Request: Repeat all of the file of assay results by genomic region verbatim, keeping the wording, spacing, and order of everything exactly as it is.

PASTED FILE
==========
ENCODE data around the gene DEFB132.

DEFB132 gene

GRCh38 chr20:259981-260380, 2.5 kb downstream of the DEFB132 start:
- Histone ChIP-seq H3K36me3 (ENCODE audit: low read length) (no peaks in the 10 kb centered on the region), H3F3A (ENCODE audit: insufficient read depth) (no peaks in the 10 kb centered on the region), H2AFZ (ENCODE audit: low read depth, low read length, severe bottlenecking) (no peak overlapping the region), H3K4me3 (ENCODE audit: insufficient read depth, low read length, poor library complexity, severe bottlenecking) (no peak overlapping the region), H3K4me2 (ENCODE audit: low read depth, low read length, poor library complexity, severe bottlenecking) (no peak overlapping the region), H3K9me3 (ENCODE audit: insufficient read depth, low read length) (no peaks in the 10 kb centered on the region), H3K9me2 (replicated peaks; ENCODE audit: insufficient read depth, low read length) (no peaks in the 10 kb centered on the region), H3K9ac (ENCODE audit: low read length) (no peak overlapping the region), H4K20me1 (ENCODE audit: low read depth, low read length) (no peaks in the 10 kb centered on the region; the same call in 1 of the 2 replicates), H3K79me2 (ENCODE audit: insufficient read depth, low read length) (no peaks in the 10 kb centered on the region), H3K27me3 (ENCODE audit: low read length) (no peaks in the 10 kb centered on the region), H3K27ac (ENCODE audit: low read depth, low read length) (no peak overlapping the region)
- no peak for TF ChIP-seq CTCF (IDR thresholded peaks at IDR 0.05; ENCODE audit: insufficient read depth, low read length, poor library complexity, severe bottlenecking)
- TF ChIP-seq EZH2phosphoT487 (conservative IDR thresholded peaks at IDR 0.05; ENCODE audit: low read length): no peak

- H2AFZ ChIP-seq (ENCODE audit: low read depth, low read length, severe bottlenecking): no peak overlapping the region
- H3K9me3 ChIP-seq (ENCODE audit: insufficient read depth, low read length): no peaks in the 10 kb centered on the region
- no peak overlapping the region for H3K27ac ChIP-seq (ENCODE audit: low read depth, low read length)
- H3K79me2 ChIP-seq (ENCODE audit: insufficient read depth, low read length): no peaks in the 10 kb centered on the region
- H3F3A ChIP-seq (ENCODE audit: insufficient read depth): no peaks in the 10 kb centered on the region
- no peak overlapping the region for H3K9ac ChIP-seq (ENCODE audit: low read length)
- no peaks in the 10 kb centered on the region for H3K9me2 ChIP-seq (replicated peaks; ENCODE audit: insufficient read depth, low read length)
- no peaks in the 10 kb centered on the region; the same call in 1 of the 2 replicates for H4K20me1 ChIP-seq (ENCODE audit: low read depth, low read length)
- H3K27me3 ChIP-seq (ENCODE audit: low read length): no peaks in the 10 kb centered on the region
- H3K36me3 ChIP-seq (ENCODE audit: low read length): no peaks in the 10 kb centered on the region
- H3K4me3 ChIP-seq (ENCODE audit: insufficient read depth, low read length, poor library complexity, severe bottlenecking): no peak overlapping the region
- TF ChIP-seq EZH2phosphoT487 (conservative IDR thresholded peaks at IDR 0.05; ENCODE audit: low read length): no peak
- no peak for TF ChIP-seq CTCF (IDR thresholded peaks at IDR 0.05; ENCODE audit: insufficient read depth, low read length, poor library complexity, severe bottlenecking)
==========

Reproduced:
ENCODE data around the gene DEFB132.

DEFB132 gene

GRCh38 chr20:259981-260380, 2.5 kb downstream of the DEFB132 start:
- Histone ChIP-seq H3K36me3 (ENCODE audit: low read length) (no peaks in the 10 kb centered on the region), H3F3A (ENCODE audit: insufficient read depth) (no peaks in the 10 kb centered on the region), H2AFZ (ENCODE audit: low read depth, low read length, severe bottlenecking) (no peak overlapping the region), H3K4me3 (ENCODE audit: insufficient read depth, low read length, poor library complexity, severe bottlenecking) (no peak overlapping the region), H3K4me2 (ENCODE audit: low read depth, low read length, poor library complexity, severe bottlenecking) (no peak overlapping the region), H3K9me3 (ENCODE audit: insufficient read depth, low read length) (no peaks in the 10 kb centered on the region), H3K9me2 (replicated peaks; ENCODE audit: insufficient read depth, low read length) (no peaks in the 10 kb centered on the region), H3K9ac (ENCODE audit: low read length) (no peak overlapping the region), H4K20me1 (ENCODE audit: low read depth, low read length) (no peaks in the 10 kb centered on the region; the same call in 1 of the 2 replicates), H3K79me2 (ENCODE audit: insufficient read depth, low read length) (no peaks in the 10 kb centered on the region), H3K27me3 (ENCODE audit: low read length) (no peaks in the 10 kb centered on the region), H3K27ac (ENCODE audit: low read depth, low read length) (no peak overlapping the region)
- no peak for TF ChIP-seq CTCF (IDR thresholded peaks at IDR 0.05; ENCODE audit: insufficient read depth, low read length, poor library complexity, severe bottlenecking)
- TF ChIP-seq EZH2phosphoT487 (conservative IDR thresholded peaks at IDR 0.05; ENCODE audit: low read length): no peak

- H2AFZ ChIP-seq (ENCODE audit: low read depth, low read length, severe bottlenecking): no peak overlapping the region
- H3K9me3 ChIP-seq (ENCODE audit: insufficient read depth, low read length): no peaks in the 10 kb centered on the region
- no peak overlapping the region for H3K27ac ChIP-seq (ENCODE audit: low read depth, low read length)
- H3K79me2 ChIP-seq (ENCODE audit: insufficient read depth, low read length): no peaks in the 10 kb centered on the region
- H3F3A ChIP-seq (ENCODE audit: insufficient read depth): no peaks in the 10 kb centered on the region
- no peak overlapping the region for H3K9ac ChIP-seq (ENCODE audit: low read length)
- no peaks in the 10 kb centered on the region for H3K9me2 ChIP-seq (replicated peaks; ENCODE audit: insufficient read depth, low read length)
- no peaks in the 10 kb centered on the region; the same call in 1 of the 2 replicates for H4K20me1 ChIP-seq (ENCODE audit: low read depth, low read length)
- H3K27me3 ChIP-seq (ENCODE audit: low read length): no peaks in the 10 kb centered on the region
- H3K36me3 ChIP-seq (ENCODE audit: low read length): no peaks in the 10 kb centered on the region
- H3K4me3 ChIP-seq (ENCODE audit: insufficient read depth, low read length, poor library complexity, severe bottlenecking): no peak overlapping the region
- TF ChIP-seq EZH2phosphoT487 (conservative IDR thresholded peaks at IDR 0.05; ENCODE audit: low read length): no peak
- no peak for TF ChIP-seq CTCF (IDR thresholded peaks at IDR 0.05; ENCODE audit: insufficient read depth, low read length, poor library complexity, severe bottlenecking)